Week 6 Legislative Update: Dignity, Doughnuts, & Crossover

March 3, 2017


We are over halfway through the 2017 Legislative Session and Georgia lawmakers are working diligently to pass legislation out of their respective chambers before Crossover Day.

Community Coffee

We enjoyed an excellent community coffee this past Saturday at the YMCA. Thanks to everyone who joined us.  It is always so valuable to hear diverse perspectives from across our community and share updates from the Legislative Session – I always enjoy hearing from you!

Remaining Dates:

  • March 11th, 9:00AM – 45, South Café – 45 S Peachtree St, Norcross, GA
  • March 25th, 9:00AM – Duluth Rexall Pharmacy – 3165 Buford Hwy, Duluth, GA

Restoring Dignity – HB343

It was an honor last week to pass my first bill through the House – HB 343.  The legislation replaces the term “mental retardation” with “intellectual disabilities” in the Georgia criminal code.  The bill does not change case law or policy but simply replaces an outdated and derogatory word.  So grateful to my House colleagues for demonstrating that Georgia is a welcoming state for individuals of all abilities!

Watching the results of my 1st bill…passed unanimously 168-0.

Peachtree Corners Public Facilities Authority – HB 369

Last week we passed a local legislation bill HB369 to create a Public Facilities Authority for the City of Peachtree Corners.  The bill was requested by the Mayor and City Council of Peachtree Corners by unanimous resolution (click here for resolution).  For any questions on the legislation or intended use of the Authority – I would encourage you to connect with you local City Council member or City Manager, Brian Johnson, who is a fantastic resource:

Brian L. JohnsonICMA-CM
City Manager
City of Peachtree Corners
147 Technology Parkway, Suite 200
Peachtree Corners, GA 30092
678.691.1202 (office)

Other Notable Legislation From The House

H.B. 250 will allow for more flexibility for those who are taking steps to care for foster children by allowing background checks performed by other state agencies. Currently those wanting to care for foster children can only obtain an acceptable background check through DFCS.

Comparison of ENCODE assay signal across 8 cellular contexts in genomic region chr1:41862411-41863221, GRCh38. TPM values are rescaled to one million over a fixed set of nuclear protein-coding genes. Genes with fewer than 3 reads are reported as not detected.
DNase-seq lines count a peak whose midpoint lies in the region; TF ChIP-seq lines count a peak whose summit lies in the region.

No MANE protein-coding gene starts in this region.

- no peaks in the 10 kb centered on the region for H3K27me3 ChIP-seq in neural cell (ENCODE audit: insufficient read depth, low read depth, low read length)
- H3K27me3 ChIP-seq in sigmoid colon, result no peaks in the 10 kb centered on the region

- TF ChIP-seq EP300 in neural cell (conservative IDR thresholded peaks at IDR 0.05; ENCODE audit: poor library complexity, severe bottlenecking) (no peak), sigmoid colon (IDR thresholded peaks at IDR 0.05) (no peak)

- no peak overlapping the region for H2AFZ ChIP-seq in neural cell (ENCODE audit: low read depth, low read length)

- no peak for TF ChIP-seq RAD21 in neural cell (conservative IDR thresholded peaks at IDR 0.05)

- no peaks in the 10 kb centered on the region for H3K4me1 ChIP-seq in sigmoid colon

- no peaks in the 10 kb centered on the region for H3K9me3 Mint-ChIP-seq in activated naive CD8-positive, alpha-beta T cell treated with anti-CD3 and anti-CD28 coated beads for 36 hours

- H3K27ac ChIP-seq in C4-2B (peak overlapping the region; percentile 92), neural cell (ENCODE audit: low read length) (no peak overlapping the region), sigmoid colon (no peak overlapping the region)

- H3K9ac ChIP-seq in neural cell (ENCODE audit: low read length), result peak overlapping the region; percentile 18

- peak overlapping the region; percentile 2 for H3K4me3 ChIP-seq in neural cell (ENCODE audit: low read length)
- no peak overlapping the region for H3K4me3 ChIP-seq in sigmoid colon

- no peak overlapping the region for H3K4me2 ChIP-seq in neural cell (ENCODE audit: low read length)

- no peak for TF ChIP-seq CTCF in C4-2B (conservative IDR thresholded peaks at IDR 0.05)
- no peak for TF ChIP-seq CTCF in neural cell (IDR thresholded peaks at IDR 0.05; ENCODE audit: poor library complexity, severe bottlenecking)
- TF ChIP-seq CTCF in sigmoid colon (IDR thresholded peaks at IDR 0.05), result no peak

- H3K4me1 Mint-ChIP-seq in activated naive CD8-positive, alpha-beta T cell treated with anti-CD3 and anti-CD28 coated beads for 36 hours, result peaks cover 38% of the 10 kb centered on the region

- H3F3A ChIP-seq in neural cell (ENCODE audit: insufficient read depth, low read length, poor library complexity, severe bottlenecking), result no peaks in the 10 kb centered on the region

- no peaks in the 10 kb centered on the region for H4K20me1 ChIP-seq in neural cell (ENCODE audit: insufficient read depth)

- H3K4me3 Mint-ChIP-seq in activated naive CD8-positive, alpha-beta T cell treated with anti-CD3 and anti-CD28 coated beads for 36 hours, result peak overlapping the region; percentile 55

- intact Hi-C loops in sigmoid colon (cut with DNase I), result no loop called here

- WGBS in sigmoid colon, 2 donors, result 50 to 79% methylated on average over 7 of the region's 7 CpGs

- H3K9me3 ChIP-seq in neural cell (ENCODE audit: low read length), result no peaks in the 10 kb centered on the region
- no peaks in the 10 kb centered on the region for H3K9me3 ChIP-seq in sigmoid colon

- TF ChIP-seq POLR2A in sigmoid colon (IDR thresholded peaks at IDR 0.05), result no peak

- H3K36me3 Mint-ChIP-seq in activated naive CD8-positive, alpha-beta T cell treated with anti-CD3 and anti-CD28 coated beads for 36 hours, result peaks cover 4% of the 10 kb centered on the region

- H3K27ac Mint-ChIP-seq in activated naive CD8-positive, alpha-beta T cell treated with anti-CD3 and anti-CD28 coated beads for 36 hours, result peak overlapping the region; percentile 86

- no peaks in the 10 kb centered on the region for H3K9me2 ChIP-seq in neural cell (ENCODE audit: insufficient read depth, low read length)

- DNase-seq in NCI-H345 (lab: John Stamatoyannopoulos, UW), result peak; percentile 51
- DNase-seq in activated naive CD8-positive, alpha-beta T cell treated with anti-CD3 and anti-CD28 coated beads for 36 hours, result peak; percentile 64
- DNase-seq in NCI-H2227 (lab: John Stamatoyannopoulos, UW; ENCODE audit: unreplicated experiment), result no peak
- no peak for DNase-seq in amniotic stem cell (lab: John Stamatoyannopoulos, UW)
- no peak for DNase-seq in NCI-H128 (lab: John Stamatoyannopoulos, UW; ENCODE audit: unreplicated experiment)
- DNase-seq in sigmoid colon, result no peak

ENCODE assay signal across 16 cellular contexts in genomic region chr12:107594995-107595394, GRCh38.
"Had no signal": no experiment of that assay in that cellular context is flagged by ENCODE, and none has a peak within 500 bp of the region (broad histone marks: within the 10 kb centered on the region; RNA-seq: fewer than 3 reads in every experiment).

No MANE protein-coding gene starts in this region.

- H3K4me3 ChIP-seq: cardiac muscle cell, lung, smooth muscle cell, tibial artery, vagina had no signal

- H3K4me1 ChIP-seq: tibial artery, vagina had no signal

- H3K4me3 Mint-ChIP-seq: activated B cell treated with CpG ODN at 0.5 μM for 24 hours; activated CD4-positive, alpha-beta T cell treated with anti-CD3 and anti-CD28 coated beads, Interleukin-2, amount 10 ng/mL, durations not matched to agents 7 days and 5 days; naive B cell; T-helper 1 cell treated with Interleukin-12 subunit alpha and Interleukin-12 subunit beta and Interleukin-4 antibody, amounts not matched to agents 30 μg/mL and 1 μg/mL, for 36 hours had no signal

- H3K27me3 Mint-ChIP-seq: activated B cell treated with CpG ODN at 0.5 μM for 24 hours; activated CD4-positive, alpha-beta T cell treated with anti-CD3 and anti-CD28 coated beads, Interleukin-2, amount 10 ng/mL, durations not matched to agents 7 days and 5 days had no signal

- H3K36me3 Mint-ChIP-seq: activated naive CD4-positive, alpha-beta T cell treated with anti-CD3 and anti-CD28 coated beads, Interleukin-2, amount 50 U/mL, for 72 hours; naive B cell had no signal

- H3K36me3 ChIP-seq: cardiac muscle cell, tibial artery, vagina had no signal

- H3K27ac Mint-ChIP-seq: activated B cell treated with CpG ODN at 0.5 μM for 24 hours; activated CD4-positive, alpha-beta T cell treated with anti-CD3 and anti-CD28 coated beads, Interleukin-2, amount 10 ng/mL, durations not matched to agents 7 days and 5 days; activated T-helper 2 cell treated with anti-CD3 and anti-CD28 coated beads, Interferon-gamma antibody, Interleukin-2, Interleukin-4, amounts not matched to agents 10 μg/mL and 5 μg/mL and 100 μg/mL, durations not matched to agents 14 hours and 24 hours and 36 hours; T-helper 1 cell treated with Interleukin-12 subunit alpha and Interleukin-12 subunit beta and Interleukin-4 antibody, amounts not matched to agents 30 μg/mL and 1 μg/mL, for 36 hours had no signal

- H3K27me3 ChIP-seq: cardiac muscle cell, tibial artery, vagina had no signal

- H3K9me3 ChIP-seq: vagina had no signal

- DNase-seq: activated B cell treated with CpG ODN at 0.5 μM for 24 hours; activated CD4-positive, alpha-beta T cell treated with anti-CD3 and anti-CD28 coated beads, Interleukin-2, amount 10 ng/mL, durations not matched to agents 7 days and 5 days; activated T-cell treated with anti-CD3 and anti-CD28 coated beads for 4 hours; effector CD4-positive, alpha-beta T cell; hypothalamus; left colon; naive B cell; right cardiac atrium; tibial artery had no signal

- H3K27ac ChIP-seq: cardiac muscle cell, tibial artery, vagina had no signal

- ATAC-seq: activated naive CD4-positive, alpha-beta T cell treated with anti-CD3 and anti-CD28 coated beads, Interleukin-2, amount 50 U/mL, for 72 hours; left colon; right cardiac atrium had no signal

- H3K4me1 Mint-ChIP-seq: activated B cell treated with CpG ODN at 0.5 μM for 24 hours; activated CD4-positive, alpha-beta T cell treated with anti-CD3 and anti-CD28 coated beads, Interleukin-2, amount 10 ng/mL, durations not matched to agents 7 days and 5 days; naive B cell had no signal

H.B. 159 is important legislation that will modernize and reform Georgia’s outdated adoption laws. H.B. 159 will safely and responsibly streamline the process for adoptions. This legislation ill simplify the adoption process and more quickly and efficiently unite children with their forever families.

H.B. 224 would give military students the ability to attend a public school of their choice in their school system beginning next school year. This legislation is intended to demonstrate that Georgia is a state that supports our service men and women and their families.

H.B. 222 would allow a member of the Georgia National Guard or a member of a reserve component of the armed forces of the United States located in our state to be classified as a legal Georgia resident under eligibility requirements for HOPE Scholarships and grants.

H.B. 237 would provide a way for individuals, corporations and communities to financially assist Georgia’s low-performing schools by establishing the Public Education Innovation Fund Foundation under the Governor’s Office of Student Achievement. Under HB 237, the foundation could receive private donations from taxpayers in order to award grants to public schools to fund academic and organizational innovations to improve student achievement, with priority given to low-performing schools.

H.B. 205 sets rules and establishes procedures for hydraulic fracturing or “fracking” in Georgia while protecting the state’s natural resources.

H.B. 37 would prohibit any private post-secondary school that receives state equalization grants from adopting a sanctuary policy for illegal immigrants.

Tenant Protection – HB433

This week, I filed House Bill 433, which provides expiration dates for writs of dispossesory.  The bill is designed to protect tenants from landlords who egregiously hold writs for months after issuance without execution.  The bill helps adopt a best practice employed by our Magistrate Judges and provides much needed clarity for our local Sheriffs.  If passed, a writ of possession would be valid for 30 days after it is issued by the court or otherwise extended.  Click HERE to learn more.

Sen. David Perdue at the Capitol

This week, we welcomed Senator David Perdue to the Georgia General Assembly. Sen. Perdue is a bold conservative voice in Washington and we appreciate his efforts to put America back on the path to prosperity and greatness!

House Pages from Wesleyan School

So much fun serving alongside a great group of 6th Graders from Wesleyan School this week. These gentlemen did an oustanding job and learned a lot about their State Capitol. We even got to meet the Governor and First Lady!

You are always welcome to call or email me at 404.951.8902 (cell) or Scott.Hilton@house.ga.gov.  It is truly an honor to serve you –


Rep. Scott Hilton
Georgia General Assembly
District 95